Working in a Morgue

My experience of working in a morgue is limited but illuminating. Let me share it with you.
I left school when I was eighteen years old. I had a couple of months to kill before I started a course in Architecture, so I got a job working in a hospital as a porter. It was called St Luke’s Hospital, and it’s the place where I was born.
Hospital Porters are the people who take food up to the wards, remove the soiled laundry, and move patients around on wheeled stretchers, (or gurneys, as you call them in America). Porters do most of the manual jobs that need to be done in hospitals.
One day I was working on some boring menial task or other – I think it might have been emptying the bins – when one of the permanent porters approached me. His name was Stan.
“Jack, could you give me a hand with something, please?” He said.
Stan was middle-aged, overweight, and so unfit that he looked as if he should have been occupying one of the hospital beds, rather than tending to the needs of those who were in them. He was the kind of guy who sweated a lot at the best of times, and in the overheated conditions of St Luke’s Hospital in the height of summer, the sweat was pouring from him.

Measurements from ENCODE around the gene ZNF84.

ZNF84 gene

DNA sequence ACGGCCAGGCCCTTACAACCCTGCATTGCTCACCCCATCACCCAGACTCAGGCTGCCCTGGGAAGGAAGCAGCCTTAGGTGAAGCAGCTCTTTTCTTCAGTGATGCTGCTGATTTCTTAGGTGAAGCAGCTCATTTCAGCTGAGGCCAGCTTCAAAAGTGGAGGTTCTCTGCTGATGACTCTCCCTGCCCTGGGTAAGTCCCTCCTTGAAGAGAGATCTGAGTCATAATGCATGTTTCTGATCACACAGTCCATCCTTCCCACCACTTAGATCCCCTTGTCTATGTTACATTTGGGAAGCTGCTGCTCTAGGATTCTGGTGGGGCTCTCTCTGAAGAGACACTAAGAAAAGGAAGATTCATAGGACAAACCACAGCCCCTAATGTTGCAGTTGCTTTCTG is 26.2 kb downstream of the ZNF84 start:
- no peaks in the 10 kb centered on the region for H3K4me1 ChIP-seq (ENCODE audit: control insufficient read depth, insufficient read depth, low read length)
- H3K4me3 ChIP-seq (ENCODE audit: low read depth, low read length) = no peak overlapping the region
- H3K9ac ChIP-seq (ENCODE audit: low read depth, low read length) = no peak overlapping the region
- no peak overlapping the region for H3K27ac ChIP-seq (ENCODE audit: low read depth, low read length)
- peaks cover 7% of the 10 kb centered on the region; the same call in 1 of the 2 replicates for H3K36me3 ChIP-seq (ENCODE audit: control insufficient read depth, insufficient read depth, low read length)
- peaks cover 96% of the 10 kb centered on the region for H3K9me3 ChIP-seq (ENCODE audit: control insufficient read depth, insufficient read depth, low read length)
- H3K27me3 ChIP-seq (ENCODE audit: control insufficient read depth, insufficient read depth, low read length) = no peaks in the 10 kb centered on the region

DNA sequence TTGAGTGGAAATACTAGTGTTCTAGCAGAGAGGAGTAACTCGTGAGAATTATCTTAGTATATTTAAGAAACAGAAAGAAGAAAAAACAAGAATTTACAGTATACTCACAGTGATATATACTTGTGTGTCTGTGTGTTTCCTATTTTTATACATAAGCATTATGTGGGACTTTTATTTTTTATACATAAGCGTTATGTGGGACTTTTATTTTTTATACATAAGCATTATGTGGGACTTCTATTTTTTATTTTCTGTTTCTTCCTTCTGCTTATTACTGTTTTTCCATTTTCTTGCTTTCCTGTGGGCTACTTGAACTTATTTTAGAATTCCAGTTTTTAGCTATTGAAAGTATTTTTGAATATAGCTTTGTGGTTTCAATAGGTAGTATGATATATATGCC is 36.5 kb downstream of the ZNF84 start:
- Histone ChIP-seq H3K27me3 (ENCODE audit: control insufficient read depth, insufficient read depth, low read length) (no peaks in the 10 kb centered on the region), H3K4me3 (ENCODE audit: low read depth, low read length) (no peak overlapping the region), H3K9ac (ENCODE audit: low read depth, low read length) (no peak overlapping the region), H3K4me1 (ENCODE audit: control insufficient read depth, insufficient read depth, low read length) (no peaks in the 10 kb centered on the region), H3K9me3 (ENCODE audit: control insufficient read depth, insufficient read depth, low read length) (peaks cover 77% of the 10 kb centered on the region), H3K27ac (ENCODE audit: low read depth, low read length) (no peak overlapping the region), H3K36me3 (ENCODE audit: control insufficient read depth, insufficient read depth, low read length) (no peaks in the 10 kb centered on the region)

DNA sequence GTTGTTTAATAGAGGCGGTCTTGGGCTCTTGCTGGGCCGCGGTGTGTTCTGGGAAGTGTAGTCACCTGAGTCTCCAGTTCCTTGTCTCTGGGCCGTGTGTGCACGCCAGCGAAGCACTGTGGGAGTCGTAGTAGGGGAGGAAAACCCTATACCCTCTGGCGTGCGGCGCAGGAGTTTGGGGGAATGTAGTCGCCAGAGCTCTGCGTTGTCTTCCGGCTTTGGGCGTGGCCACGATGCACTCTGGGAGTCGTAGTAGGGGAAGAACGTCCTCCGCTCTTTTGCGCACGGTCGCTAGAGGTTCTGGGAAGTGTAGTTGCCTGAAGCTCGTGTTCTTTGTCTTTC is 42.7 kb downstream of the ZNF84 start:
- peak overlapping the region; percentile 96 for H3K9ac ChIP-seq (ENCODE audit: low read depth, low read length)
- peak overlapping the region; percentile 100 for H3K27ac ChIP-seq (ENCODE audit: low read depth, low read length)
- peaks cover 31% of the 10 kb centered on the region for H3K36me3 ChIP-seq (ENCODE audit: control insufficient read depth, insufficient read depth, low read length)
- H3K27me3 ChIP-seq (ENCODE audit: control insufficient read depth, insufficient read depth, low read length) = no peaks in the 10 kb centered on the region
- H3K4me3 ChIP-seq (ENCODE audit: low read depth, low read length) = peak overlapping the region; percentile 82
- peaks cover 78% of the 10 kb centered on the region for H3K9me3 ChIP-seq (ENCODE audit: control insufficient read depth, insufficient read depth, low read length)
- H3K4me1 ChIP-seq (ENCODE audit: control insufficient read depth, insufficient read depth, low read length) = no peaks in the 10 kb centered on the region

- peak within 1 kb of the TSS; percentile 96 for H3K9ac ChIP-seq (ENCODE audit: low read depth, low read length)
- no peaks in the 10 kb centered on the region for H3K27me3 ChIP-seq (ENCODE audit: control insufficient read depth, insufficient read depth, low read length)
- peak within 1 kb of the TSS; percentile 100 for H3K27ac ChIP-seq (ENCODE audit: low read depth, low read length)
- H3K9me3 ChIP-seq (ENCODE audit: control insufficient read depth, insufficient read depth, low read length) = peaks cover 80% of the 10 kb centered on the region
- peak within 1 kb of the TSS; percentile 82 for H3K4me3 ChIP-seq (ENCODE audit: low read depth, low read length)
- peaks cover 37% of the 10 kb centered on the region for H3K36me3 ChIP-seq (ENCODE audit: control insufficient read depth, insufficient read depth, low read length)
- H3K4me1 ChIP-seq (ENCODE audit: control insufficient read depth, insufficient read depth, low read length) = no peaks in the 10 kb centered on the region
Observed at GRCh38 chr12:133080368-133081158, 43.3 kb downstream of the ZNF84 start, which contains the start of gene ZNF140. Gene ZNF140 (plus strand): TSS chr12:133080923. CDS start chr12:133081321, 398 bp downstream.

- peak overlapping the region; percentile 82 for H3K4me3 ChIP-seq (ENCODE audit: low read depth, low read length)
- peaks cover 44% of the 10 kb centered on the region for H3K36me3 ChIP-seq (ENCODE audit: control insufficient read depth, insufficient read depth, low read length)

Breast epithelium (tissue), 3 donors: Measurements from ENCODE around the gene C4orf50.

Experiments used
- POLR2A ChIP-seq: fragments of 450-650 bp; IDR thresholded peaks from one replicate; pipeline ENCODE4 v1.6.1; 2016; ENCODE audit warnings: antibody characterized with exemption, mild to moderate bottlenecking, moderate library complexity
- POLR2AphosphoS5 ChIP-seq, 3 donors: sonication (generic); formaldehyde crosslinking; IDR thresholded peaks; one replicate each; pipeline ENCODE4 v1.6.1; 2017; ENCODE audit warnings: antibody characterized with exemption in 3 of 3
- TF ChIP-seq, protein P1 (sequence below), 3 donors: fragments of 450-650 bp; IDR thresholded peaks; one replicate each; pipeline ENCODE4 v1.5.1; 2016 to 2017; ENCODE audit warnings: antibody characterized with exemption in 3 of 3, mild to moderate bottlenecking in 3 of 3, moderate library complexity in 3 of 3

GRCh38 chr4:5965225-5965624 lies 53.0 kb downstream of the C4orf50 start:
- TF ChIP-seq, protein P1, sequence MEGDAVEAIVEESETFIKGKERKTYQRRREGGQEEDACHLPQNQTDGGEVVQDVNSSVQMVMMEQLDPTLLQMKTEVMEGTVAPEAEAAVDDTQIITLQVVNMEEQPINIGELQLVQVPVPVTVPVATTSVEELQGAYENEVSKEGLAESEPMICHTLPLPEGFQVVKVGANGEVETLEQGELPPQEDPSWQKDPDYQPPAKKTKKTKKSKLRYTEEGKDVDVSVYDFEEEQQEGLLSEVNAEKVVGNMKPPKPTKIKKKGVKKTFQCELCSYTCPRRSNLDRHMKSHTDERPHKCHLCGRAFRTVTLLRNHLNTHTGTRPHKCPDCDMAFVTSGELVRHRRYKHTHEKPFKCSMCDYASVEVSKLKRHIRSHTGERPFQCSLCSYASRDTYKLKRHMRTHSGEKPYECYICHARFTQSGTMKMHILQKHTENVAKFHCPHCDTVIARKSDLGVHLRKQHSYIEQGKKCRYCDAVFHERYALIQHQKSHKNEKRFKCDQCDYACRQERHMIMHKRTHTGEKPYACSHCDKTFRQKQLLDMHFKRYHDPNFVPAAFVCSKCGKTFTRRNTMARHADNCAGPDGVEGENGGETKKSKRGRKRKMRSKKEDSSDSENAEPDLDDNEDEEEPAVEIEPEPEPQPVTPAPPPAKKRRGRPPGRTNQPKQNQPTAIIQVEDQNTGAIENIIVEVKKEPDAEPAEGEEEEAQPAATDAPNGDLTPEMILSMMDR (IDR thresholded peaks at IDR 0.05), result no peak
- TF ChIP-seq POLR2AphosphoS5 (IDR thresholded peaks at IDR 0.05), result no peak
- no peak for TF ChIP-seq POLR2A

“Sure,” I told him. “I just need to finish these bins then I’ll be right with you.”
He frowned and shook his head. I felt a shower of perspiration spatter my face and fought the temptation to wipe it off.
“This job can’t wait,” he said. “You’ll have to leave the bins for now and finish them later.”
I was curious to know what could possibly take precedent over bin-emptying, given that it had been drummed into me how vital it was to maintain clean conditions on the wards at all times.